God established rhythms of worship and remembrance for the Hebrews when they left Egypt and first became the nation of Israel. In addition to Sabbath days of rest, there were holy days of remembrance, feasts, times for confession, and days of thanksgiving. Through this intentionality, God’s people were taught to practice cycles of renewal.
Why were these days and times so important to the identity of God’s chosen people?
Jesus said the entire law could be summed up by the purpose of loving God or others. If everything God commanded was meant to help us love him or our neighbors better, then somehow the concept of regimen and rhythm was meant to help us grow closer to God and serve others.
Perhaps establishing or reestablishing a spiritual routine will prepare our hearts for the revival we desire.
Routines Positions Us
Psychologists agree regular routines decrease stress, promote better sleep, and are healthier for children.
During the pandemic, when millions lost their weekly patterns of work and play and home, mental distress increased. Routines decrease the mental load of decision-making and form a culture in our lives and homes.
God knew ordering our time was essential to maximizing our relationship with him. When God established routines for his people, they regularly included prayer, fasting, worship, giving, and remembrance. These activities often compete with work, school, activities, and the stresses associated with a full schedule.
But in our day of fast-paced and maxed-out schedules, the routines leading to revival slow us down, regularly, so we can hear from God and acknowledge him.
Routines Remind Us
Alarms remind us to wake up. We follow patterns when driving to routine locations. Important traditions put us in the mindset for holidays.
Routines help us do important things.
Proverbs 8:17 declares, “Those who seek me diligently find me.”
One of the benefits of a spiritual routine is that it establishes a consistent rhythm exposing us to truth: God exists and is the creator of all things; God loves you and desires you to know him.
Ignoring our spiritual wellbeing, like ignoring our physical wellbeing, can have dire consequences over time.
Daily prayer, regularly reading God’s word, weekly worship, small group encouragement, an annual fast — these are reminders of who God is and the kingdom in which we live.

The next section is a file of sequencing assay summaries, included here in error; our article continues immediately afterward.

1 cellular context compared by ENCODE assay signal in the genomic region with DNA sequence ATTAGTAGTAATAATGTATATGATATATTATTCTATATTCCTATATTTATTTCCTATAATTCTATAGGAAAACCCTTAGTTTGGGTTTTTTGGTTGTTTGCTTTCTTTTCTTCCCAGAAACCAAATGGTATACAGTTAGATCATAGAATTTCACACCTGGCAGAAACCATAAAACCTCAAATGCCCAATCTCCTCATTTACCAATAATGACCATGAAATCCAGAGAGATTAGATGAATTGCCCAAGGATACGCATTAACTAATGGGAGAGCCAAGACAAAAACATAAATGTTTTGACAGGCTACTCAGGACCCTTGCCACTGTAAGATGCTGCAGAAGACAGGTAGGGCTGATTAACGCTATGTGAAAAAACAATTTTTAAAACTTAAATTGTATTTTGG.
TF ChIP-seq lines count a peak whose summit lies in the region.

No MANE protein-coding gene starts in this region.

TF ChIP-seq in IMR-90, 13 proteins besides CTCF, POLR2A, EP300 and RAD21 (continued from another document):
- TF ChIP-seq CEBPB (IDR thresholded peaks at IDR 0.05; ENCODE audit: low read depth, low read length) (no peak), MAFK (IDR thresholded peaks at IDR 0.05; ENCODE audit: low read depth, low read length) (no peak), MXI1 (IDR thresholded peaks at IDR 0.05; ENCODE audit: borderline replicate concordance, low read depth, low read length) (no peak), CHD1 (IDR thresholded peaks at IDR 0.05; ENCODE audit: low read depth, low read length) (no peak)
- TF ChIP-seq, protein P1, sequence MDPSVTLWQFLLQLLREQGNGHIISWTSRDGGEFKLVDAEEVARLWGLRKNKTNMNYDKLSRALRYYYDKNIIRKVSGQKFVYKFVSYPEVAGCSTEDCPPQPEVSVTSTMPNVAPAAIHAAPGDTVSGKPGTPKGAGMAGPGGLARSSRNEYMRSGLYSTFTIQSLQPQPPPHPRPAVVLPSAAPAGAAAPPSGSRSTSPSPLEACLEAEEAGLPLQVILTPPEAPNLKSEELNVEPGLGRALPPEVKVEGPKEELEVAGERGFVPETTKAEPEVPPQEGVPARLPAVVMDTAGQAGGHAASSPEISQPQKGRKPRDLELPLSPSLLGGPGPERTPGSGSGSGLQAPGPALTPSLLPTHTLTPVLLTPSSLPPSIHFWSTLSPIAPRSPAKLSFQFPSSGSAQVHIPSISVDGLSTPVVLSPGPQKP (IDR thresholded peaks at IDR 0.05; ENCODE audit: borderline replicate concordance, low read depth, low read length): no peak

What other ways might put you in the path of the work God is doing in and around you?
Routines Form Us
Our habits form us.
Twice Jesus was described doing an activity “as was his custom.” Both times the “custom” or routine had to do with worship and prayer (Luke 4:16, 22:39).
Jesus taught regularly in the temples and retreated often to pray.
There are routines which will improve your physical fitness, practices which will help you lose weight, and disciplines which will, over time, strengthen your financial position.
There are specific routines, too, which help position us to know God better. Hearing and reading God’s word (worship) and prayer are examples modeled by Jesus.
“Routine” may sound ordinary, but without organization, our time is reactionary to the events around us and not intentional toward the goals to which we aspire. Small deeds accomplish grand intentions.
A lack of routine results in a life lived according to circumstance. But routines, on the other hand, form us according to a plan.
1. Start Small — Start by modifying your current routine rather than trying to completely upend your schedule. Do you have silent time at lunch each day? Could you adjust how you spend your commute? Would an extra-long hot bath give you time to reflect? How hard would it be to carve ten minutes off of your gaming time? Consider a modification which overcomes the typical objections to personal renewal.
2. Remove Roadblocks — For some, accountability partners are essential pieces of daily or weekly routines. However, other friends may be a distraction. If the routine requires quiet peace, like prayer, remove the possibility of any distractions during the time you set aside. If the routine involves the joy of being with others, like weekly worship, then let everyone in your circle of friends and acquaintances know that you are busy during that time.
3. Get It on Your Calendar — Set a recurring 15-minute “meeting” on your calendar at the same time each day. Use the notification to pause and pray, read a short Scripture, text someone with an encouragement, or give to those in need. Even if you are super busy, you will be glad the reminder is there, and it will give you an opportunity to acknowledge and respond as soon as possible. To be successful, routines do have to be flexible. But first, they have to be a priority.
God’s design for his covenant people included annual, weekly, and daily routines meant to structure our days and intentionally focus us on worshiping him and loving others. Routines help us pause, remind us of the God we serve, and form us over time. If you are not typically a “routine” person, start small, remove obvious roadblocks, and commit to calendaring prayer, worship, and encouragement.
Nourishing these practices will prepare your heart for revival.